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Conference Paper: Targeting AMPK as a valid therapeutic intervention in ovarian cancer

TitleTargeting AMPK as a valid therapeutic intervention in ovarian cancer
Authors
Issue Date2014
Citation
The 21st Hong Kong International Cancer Congress (HKICC 2014), Hong Kong, 21 November 2014. How to Cite?
AbstractDespite advances in diagnosis and treatment, the incidence of ovarian cancer is rising and the associated mortality rate has not improved significantly over the past decade. Therefore, discovery of novel targets for therapies will improve the quality of life of patients. AMP-activated protein kinase (AMPK) is an energy-sensor that maintains energy homeostasis in eukaryotic cells. Accumulating evidence has shown that AMPK activation suppresses cell proliferation in response to metabolic stress and induces apoptosis in many human cancer cells. AMPK is a heterotrimer composed of a catalytic subunit (α) and two regulatory subunits (β and γ). Our previous studies found that AMPK subunits are aberrantly expressed in ovarian cancer, and their expressions have significant correlations with ovarian cancer progression. Indeed, we have recently reported that the reduced expression of AMPK-β1 confers lower AMPK activity, which enhances the oncogenic capacity of advanced-stage ovarian cancer. Hence, we are continually studying the roles of other AMPK subunits in governing AMPK activity as well as their impact on the aggressiveness of ovarian cancer. On the other hand, emerging evidences have suggested that targeting cancer cell metabolism is a promising therapeutic approach in human cancers. Numerous studies have shown that artificially activation of AMPK by pharmaceuticals is able to block the cancer cell growth in various human cancers. Our previous studies reported that the use of pharmaceutical AMPK activators such as metformin, AICAR and A23187 could suppress cervical cancer cell growth harboring with or without LKB1, an upstream kinase of AMPK. We also proposed mechanistic evidence showing that these AMPK activators impede cervical and ovarian cancer cell growth through reducing DVL3 by AMPK/mTOR signaling, and FOXM1 through AKT/FOXO3a/FOXM1. These findings shed light on the application of AMPK activators in human cancer treatment. However, due to the undesirable outcomes along with the frequent toxic side effects of most conventional AMPK activators, further studies will investigate the potential and non-toxic natural AMPK activators as a potential supplement to improve the efficacy of patinum-based chemotherapy in ovarian cancer.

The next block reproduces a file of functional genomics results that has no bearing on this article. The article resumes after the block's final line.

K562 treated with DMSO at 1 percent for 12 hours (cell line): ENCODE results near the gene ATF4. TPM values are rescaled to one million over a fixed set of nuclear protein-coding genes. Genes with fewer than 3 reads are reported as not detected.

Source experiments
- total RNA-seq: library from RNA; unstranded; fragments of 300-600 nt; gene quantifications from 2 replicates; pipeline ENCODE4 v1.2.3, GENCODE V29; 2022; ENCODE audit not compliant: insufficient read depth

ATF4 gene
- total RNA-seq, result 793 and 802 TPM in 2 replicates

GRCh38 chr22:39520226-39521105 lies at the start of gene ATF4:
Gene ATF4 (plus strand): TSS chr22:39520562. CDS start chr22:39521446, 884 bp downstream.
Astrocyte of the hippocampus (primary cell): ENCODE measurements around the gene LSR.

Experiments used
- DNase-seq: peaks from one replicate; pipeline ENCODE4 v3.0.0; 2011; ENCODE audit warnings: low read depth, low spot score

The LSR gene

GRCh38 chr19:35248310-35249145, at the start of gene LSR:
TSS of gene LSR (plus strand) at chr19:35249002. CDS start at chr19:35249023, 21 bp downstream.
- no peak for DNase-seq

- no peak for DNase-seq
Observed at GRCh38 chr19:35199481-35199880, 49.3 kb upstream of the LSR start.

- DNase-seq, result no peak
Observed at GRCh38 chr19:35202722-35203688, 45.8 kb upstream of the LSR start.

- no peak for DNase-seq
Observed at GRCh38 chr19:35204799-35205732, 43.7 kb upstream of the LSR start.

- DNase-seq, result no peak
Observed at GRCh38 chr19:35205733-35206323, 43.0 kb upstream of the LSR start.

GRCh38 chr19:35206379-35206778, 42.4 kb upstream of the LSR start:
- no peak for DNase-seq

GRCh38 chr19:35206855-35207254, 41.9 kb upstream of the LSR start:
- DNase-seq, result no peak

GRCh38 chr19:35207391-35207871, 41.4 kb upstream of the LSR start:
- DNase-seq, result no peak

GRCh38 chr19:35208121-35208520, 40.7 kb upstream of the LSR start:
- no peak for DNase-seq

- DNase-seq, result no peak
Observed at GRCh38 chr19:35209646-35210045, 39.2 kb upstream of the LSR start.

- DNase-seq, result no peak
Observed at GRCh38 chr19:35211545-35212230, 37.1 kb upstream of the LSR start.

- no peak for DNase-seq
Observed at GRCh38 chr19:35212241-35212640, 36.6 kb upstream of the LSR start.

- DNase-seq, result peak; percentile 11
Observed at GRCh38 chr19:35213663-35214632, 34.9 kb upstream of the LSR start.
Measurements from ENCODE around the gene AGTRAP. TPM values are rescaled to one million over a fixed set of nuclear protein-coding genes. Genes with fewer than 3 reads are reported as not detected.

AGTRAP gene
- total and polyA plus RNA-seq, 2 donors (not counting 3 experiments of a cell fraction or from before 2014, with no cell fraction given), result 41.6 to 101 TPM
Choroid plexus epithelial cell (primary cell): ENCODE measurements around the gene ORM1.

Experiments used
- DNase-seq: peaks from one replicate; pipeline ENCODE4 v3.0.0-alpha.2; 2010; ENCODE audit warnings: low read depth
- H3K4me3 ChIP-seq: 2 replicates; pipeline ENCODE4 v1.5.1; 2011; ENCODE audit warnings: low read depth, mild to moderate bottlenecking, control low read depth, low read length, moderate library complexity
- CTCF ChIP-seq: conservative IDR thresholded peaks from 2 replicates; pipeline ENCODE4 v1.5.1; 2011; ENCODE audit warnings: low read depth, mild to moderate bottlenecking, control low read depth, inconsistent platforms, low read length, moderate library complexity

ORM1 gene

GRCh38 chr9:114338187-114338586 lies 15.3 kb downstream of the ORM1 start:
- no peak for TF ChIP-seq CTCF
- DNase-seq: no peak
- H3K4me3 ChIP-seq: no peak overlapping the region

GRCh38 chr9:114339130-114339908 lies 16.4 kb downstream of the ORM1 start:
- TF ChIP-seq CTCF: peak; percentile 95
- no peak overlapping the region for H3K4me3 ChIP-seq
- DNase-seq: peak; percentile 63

DescriptionCongress Theme: Translating Discoveries into Prevention and Cures
Symposium - Gynaecological Cancer
Persistent Identifierhttp://hdl.handle.net/10722/206863

 

DC FieldValueLanguage
dc.contributor.authorChan, DWen_US
dc.date.accessioned2014-12-02T10:47:16Z-
dc.date.available2014-12-02T10:47:16Z-
dc.date.issued2014en_US
dc.identifier.citationThe 21st Hong Kong International Cancer Congress (HKICC 2014), Hong Kong, 21 November 2014.en_US
dc.identifier.urihttp://hdl.handle.net/10722/206863-
dc.descriptionCongress Theme: Translating Discoveries into Prevention and Curesen_US
dc.descriptionSymposium - Gynaecological Cancer-
dc.description.abstractDespite advances in diagnosis and treatment, the incidence of ovarian cancer is rising and the associated mortality rate has not improved significantly over the past decade. Therefore, discovery of novel targets for therapies will improve the quality of life of patients. AMP-activated protein kinase (AMPK) is an energy-sensor that maintains energy homeostasis in eukaryotic cells. Accumulating evidence has shown that AMPK activation suppresses cell proliferation in response to metabolic stress and induces apoptosis in many human cancer cells. AMPK is a heterotrimer composed of a catalytic subunit (α) and two regulatory subunits (β and γ). Our previous studies found that AMPK subunits are aberrantly expressed in ovarian cancer, and their expressions have significant correlations with ovarian cancer progression. Indeed, we have recently reported that the reduced expression of AMPK-β1 confers lower AMPK activity, which enhances the oncogenic capacity of advanced-stage ovarian cancer. Hence, we are continually studying the roles of other AMPK subunits in governing AMPK activity as well as their impact on the aggressiveness of ovarian cancer. On the other hand, emerging evidences have suggested that targeting cancer cell metabolism is a promising therapeutic approach in human cancers. Numerous studies have shown that artificially activation of AMPK by pharmaceuticals is able to block the cancer cell growth in various human cancers. Our previous studies reported that the use of pharmaceutical AMPK activators such as metformin, AICAR and A23187 could suppress cervical cancer cell growth harboring with or without LKB1, an upstream kinase of AMPK. We also proposed mechanistic evidence showing that these AMPK activators impede cervical and ovarian cancer cell growth through reducing DVL3 by AMPK/mTOR signaling, and FOXM1 through AKT/FOXO3a/FOXM1. These findings shed light on the application of AMPK activators in human cancer treatment. However, due to the undesirable outcomes along with the frequent toxic side effects of most conventional AMPK activators, further studies will investigate the potential and non-toxic natural AMPK activators as a potential supplement to improve the efficacy of patinum-based chemotherapy in ovarian cancer.en_US
dc.languageengen_US
dc.relation.ispartof21st HKICC 2014en_US
dc.titleTargeting AMPK as a valid therapeutic intervention in ovarian canceren_US
dc.typeConference_Paperen_US
dc.identifier.emailChan, DW: dwchan@hku.hken_US
dc.identifier.authorityChan, DW=rp00543en_US
dc.identifier.hkuros241645en_US

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